The values of teamwork, positive attitude, respect for others (which includes posted signs reminding employees what respect for others looks like in lavatories and conference rooms) were chosen to sustain the Midway organization well into the future, he said.

Goals and Other Baldrige Inspirations

Potterfield said the Baldrige Criteria ask a whole bunch of questions; “those must be important questions or they wouldn’t ask them.” A question about stakeholders caused some initial confusion because leaders had never really heard that term before, he said; “and then we figured out that our key stakeholders were the customers, the employees, the suppliers/partners, and the shareholders [in that order]. . . . These are the four stakeholders that . . . we are trying to satisfy.”

Another question was about goals. “In most organizations, the bottom-line is the number one goal,” said Potterfield, “but for us, of course not. At MidwayUSA, customer satisfaction is number one because customers are the number one stakeholder. . . . What we figured is that if you take care of the customers and you take care of the employees and you pay your bills on time . . . well, the shareholders are just going to smile because they will have to rent wheelbarrows to take money to the bank.”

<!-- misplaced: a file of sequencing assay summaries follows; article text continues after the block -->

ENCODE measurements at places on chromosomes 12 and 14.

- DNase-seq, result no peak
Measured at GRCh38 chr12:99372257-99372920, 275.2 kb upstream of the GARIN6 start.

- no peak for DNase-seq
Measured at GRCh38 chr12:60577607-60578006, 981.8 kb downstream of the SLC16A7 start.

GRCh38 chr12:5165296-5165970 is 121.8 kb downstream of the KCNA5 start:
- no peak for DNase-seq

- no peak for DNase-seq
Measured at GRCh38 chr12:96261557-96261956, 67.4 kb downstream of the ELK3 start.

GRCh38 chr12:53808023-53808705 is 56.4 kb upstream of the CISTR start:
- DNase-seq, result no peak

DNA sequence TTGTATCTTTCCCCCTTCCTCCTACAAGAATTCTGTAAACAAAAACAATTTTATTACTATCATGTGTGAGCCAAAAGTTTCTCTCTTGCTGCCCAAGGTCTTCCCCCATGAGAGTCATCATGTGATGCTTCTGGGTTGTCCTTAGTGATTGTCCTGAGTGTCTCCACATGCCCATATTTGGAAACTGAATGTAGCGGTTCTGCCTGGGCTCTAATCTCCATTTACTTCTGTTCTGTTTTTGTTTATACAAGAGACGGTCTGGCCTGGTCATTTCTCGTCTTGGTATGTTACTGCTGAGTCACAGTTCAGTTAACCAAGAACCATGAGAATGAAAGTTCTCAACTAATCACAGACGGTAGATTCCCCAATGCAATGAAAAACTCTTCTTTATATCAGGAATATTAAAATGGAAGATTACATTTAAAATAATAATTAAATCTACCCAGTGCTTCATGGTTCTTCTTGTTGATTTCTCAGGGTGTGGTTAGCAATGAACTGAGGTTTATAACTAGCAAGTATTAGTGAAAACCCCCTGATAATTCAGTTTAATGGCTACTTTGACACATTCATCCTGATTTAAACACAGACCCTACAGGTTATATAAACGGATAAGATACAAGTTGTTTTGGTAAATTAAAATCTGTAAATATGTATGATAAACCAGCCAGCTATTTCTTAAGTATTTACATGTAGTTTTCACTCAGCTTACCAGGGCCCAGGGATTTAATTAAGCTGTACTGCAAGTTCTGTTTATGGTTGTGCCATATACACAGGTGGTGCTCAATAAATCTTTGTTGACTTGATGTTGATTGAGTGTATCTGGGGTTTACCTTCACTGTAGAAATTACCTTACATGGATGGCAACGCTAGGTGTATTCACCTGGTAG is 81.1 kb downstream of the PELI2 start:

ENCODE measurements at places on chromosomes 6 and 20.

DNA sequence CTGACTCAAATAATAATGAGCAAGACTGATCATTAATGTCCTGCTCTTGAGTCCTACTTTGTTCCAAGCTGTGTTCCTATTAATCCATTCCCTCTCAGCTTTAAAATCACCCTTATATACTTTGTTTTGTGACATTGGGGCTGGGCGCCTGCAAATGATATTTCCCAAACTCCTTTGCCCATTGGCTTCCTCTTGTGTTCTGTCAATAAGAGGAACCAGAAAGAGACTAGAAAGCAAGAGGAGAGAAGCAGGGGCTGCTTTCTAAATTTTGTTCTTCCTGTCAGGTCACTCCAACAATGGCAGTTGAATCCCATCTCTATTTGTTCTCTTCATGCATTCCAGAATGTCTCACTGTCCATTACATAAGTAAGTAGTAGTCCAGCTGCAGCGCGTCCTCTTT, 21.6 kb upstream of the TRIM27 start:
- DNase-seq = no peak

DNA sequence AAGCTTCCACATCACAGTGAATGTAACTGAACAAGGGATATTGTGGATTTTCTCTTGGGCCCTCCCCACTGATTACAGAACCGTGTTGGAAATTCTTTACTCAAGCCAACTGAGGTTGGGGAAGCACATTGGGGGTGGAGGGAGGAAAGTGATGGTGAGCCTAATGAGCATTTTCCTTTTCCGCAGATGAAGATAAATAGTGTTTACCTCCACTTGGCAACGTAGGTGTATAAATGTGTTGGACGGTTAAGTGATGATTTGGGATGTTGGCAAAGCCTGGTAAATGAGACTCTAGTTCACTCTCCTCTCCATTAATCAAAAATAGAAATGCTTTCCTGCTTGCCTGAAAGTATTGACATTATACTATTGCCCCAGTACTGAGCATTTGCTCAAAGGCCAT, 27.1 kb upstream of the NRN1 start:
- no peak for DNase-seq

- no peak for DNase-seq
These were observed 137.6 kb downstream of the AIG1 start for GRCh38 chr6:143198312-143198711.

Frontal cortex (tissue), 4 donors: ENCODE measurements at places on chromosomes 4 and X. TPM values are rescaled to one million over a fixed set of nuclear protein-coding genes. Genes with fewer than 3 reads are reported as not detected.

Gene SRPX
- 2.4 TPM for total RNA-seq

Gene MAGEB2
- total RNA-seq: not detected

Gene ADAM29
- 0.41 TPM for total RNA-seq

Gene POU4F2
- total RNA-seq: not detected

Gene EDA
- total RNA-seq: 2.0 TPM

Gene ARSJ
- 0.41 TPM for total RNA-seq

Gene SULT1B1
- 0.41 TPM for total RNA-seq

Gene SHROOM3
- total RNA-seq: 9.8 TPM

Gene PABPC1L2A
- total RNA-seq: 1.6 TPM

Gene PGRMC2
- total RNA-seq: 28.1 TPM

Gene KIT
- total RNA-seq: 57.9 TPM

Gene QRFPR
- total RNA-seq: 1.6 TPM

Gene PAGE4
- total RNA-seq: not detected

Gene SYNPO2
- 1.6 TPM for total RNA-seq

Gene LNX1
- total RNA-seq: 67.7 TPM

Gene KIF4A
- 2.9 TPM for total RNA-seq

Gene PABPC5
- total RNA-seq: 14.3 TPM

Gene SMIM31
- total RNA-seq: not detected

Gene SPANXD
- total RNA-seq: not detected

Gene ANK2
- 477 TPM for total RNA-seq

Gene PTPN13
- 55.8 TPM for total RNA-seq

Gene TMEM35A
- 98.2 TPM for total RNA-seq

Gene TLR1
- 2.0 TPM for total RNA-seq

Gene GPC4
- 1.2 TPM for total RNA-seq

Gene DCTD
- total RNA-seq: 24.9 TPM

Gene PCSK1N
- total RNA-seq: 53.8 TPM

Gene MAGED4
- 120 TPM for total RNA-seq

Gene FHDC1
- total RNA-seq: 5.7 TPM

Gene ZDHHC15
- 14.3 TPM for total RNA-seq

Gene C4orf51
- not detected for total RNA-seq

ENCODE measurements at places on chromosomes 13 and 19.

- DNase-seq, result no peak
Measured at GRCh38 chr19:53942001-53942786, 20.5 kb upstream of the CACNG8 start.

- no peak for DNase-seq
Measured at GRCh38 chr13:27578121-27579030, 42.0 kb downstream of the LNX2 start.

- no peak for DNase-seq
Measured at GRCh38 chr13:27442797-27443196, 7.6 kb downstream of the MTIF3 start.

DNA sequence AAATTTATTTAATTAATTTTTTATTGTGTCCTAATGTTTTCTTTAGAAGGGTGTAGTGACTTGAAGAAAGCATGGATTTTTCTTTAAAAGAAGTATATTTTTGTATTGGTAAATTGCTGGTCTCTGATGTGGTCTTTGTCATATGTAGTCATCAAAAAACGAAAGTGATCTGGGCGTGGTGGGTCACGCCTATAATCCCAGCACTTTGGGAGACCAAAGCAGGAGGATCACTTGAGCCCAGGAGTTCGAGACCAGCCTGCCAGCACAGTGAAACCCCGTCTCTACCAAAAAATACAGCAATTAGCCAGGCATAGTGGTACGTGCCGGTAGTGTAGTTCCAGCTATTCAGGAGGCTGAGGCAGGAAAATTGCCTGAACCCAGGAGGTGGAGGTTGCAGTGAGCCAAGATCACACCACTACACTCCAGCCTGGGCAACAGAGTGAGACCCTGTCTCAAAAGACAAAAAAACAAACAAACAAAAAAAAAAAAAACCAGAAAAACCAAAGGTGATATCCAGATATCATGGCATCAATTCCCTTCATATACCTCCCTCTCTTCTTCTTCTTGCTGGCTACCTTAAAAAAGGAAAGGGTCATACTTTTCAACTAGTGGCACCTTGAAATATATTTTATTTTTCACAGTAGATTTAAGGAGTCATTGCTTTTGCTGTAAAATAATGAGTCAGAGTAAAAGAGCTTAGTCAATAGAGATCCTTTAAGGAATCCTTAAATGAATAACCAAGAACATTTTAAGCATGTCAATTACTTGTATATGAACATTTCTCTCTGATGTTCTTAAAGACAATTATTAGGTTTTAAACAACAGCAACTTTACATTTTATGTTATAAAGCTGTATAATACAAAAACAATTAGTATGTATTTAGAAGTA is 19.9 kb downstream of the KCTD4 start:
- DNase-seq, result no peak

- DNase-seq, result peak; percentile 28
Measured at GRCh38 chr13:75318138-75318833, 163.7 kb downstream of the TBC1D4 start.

Long-term goals for MidwayUSA include increasing the total number of customers and sales volume, remaining ISO 9001 certified, and receiving the Baldrige Award in the next year of eligibility. That’s 2021 for MidwayUSA. Said Potterfield, “I’ll be back.”